Learn2turn mentiones the blocking pole plant and that he overuses it in the moguls. A very typical thing to do but pole plants are infact a vital part of what you look like out on the slope. They tell us way before we can actually see the skier who it is. I myselfe dont like the modern whimpy wrist poleplant adapted from mogul skiing and I totally hate too short poles. They need to be long enough and nowadays with 50-60mm standheight the poles need to be even longer than before.

One very typical misstake with poles is to drag the inside pole behind you in the snow. It is an compensation for inadequete skiing technique. Leaving out the ski poles forces us many times back to square one and the gliding wedge .
post #7 of 13
I don't need no stinkin poles. They very much inhibit upper level learning.
post #8 of 13
I take my poles with me, but I don't really use them much for anything except really steep terrain. Even in moguls, I prefer to just go through them with my poles in the air, using them only for balance.
post #9 of 13
Tdk6,
I take poles away from first timers and second timers if they used poles as first timers--it helps them a lot.
I ski both with or without poles depending on the lesson.
I use a drill for upper level skiers (8's) where we hold our poles to the side with the thumb and indexfinger, wrists bent up with palms facing forward--- This seems to help people get in a better position on the skis and move better through the transition.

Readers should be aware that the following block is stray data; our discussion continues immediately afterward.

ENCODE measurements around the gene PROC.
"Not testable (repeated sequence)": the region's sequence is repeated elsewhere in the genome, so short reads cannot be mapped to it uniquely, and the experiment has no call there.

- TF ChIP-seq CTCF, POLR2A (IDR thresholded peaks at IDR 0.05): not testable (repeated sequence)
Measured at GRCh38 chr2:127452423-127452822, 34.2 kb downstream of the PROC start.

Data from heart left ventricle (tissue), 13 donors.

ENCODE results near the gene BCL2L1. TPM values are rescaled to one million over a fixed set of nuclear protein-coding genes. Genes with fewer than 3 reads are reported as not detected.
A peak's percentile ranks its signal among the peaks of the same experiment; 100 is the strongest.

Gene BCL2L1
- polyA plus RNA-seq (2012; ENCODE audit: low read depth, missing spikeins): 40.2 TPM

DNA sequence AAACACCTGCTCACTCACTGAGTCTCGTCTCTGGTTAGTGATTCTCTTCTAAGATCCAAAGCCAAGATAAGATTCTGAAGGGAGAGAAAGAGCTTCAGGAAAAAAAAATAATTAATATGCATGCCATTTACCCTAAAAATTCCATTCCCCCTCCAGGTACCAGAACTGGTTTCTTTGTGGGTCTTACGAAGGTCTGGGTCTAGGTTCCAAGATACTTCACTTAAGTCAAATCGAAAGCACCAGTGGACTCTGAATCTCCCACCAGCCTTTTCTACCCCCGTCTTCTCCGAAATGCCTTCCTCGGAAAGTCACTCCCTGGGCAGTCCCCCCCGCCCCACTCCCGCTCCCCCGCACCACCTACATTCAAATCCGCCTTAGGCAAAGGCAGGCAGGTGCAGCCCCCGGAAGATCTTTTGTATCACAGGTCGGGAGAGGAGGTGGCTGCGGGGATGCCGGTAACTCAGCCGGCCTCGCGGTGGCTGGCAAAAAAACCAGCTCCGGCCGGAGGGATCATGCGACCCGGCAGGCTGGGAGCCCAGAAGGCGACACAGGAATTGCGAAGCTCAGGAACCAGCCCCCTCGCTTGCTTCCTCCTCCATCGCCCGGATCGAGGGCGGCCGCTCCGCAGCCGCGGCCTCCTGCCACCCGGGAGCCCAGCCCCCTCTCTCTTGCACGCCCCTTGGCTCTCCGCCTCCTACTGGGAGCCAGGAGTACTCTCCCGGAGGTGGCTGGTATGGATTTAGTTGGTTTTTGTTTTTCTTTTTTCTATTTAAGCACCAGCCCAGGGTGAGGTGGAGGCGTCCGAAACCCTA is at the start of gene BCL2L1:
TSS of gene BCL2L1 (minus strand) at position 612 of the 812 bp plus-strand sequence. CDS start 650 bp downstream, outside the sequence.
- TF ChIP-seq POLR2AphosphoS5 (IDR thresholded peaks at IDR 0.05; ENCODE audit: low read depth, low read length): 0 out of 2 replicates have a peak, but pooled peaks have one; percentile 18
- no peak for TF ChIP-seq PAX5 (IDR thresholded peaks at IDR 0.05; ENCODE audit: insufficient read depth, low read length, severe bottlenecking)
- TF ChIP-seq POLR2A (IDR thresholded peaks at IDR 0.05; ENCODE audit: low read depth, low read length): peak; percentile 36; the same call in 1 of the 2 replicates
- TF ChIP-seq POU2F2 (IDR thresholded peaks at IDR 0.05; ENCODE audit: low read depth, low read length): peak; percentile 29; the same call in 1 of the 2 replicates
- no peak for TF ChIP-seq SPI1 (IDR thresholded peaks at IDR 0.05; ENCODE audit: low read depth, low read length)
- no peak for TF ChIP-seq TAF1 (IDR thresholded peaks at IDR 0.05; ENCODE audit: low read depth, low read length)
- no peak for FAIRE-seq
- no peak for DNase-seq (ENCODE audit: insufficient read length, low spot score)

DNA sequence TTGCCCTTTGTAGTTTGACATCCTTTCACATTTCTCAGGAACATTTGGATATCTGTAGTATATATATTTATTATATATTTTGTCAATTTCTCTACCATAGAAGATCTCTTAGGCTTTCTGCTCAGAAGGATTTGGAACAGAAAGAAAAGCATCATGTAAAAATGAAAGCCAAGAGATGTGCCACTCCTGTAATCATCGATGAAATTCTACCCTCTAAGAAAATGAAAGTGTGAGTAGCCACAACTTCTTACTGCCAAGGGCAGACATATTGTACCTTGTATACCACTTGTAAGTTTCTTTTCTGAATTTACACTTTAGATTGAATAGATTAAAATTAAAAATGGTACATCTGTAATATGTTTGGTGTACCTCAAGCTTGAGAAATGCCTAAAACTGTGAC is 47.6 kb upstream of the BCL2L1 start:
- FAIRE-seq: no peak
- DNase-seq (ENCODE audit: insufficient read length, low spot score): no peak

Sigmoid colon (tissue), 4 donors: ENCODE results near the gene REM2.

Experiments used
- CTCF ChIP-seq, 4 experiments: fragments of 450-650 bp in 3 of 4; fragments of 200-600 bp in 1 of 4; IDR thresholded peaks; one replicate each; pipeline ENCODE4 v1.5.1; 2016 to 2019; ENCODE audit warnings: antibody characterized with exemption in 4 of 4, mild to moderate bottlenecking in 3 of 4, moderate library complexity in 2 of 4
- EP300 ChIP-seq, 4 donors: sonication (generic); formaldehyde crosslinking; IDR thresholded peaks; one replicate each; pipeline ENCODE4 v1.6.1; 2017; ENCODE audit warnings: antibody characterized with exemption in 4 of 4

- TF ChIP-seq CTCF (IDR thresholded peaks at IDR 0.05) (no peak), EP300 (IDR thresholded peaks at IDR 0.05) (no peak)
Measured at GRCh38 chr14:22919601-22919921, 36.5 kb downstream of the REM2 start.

RW
post #10 of 13
I have made it standard practice to not have poles in beginner lessons in our ski school. In the past we found them to be a distraction from where the focus needs to be (the feet) and a crutch that inhibited student learning how to balance and use the feet/skis to interact with the snow surface to get around (grip and slip). Initially a few seasoned instructors challenged the idea, but everyone got on board and endorsed the process when they saw how much more quickly beginners learned to balance and get around effectivly using the ski as a tool. They are easy to introduce later when everything is working as it should without them.
post #11 of 13
The downside, as I found this week skiing with my (relatively beginner) girls: when the lift queues are sloped, it's virtually impossible for inexperienced skiers to maintain their balance and place in line without them. In fact, after giving my poles to the girls while waiting in what turned out to be a 45+ minute line, I eventually took off my skis because it was just too much hassle to try to keep from moving!
post #12 of 13

Poles

SSH, A 45 minute lift line. Eek Gads. So far the longest lift line I have been in this year is about 30 secs.
post #13 of 13
Quote:
Originally Posted by Pete No. Idaho
SSH, A 45 minute lift line. Eek Gads. So far the longest lift line I have been in this year is about 30 secs.
Ha! Me, too. Until yesterday! :